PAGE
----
While rest of the world continues to enjoy and use the Western World’s inventions of the last 500 years, the Western World continues to push the envelope. This time two Swiss pioneer, Bertrand Piccard and Andre Borschberg are taking up the new challenge after 12 years of preparation, complex designs and thousands of hours of training. Yes, the first solar flight around the Earth.
André Borschberg is a Swiss businessman and pilot. An engineer by education and a graduate of the MIT Sloan School of Management has passion for aviation. His interests in innovative solutions have led him to team up with Bertrand Piccard who is a Swiss psychiatrist and balloonist.
The Swiss duo unveiled last week Solar Impulse 2, a revolutionary aircraft designed to achieve the longest ever flight in the history of aviation in terms of duration for a single pilot. It will attempt to fly non-stop for 120 hours at a top speed of 88 miles per hour over oceans and continents without a drop of fuel. Made of carbon fiber, Solar Impulse 2 is the evolution of a prototype that has smashed several aviation records in recent years, including the first fully solar-powered overnight flight lasting 26 hours in 2010.
The upgraded plane has a huge wingspan of 72 meters, wider than a standard Boeing 747, and weighs only 2,300 kilos — that’s about as heavy as a family car. Its wings are covered with a skin of 17,000 solar cells that supply four electric motors with renewable energy, while its custom-made lithium batteries are able to store enough solar energy throughout the day to keep the ultralight plane flying at night.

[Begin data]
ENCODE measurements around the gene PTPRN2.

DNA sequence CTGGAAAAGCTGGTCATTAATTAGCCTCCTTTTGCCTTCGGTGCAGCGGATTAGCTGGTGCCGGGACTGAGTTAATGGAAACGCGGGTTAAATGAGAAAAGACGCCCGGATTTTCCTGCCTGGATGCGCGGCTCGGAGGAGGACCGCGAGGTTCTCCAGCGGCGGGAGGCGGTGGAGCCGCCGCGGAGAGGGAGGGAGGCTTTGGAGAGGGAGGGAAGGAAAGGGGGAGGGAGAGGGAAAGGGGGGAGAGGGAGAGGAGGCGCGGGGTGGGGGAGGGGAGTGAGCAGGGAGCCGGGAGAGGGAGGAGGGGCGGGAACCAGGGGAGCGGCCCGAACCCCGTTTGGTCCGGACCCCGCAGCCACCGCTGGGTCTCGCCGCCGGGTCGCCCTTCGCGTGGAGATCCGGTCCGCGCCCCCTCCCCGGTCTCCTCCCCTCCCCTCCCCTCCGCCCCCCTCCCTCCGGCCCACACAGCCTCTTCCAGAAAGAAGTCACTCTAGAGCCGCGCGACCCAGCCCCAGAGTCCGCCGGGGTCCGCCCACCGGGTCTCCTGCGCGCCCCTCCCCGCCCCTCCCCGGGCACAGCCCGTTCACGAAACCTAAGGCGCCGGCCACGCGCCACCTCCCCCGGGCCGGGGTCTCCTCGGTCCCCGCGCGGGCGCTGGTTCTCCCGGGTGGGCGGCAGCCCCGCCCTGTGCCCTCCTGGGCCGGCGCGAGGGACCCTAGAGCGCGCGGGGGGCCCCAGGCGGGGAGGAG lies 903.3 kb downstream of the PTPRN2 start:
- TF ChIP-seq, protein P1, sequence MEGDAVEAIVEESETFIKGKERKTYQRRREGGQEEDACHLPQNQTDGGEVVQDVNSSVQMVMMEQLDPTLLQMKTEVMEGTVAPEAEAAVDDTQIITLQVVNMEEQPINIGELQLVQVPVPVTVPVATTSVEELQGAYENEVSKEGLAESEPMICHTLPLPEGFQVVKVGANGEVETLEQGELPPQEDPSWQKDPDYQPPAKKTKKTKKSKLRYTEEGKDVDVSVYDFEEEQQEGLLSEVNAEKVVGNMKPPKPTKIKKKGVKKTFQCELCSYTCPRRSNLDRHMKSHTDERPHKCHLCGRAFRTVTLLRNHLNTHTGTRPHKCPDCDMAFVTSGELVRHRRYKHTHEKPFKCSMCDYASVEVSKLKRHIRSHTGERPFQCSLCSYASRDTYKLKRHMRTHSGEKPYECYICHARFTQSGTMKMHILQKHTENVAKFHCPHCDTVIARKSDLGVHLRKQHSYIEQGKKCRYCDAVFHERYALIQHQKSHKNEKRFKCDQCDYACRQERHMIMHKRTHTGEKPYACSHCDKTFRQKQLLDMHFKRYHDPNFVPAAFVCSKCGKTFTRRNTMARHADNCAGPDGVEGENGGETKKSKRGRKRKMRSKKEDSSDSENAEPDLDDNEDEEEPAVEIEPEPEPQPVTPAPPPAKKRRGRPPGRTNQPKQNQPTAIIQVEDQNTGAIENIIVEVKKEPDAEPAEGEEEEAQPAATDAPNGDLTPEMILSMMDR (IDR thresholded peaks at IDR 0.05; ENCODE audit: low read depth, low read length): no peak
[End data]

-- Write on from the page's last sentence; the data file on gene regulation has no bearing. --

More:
Inside the airplane’s tiny cockpit, measuring about one and a half the interior volume of a 2013 Mini Cooper, every detail has been calculated to achieve maximum energy efficiency while ensuring the pilot can live there for several days. Its structure is surrounded by high-density foam to protect the pilot from temperatures ranging from -40°C +40°C in the absence of heating and air conditioning.
There is enough space for food, water and oxygen supplies, while a multipurpose seat, which comes packed with a parachute and a life-raft, functions as a toilet. It also reclines to allow the captain to perform physical exercises to keep blood circulation going as well as take a nap — but only for up to 20 minutes.
Piccard and Borschberg are now set to begin test flights in mid-May before embarking on their 35,000-kilometer or 21,748 miles journey in March 2015. Starting from the Gulf region in the Middle East, the two pilots will then fly over India, Myanmar and China, cross the Pacific, the United States and the Atlantic with the aim of returning to their departure point.
Each stop on their itinerary will last for several days as the Solar Impulse team wants to organize public events to raise awareness about a more sustainable way of life. “This is really the message we want to spread,” says Piccard. “With clean technology, with renewable energy we can achieve incredible things without any fuel at all.”
Note: Excerpts from article by Teo Kermeliotis of CNN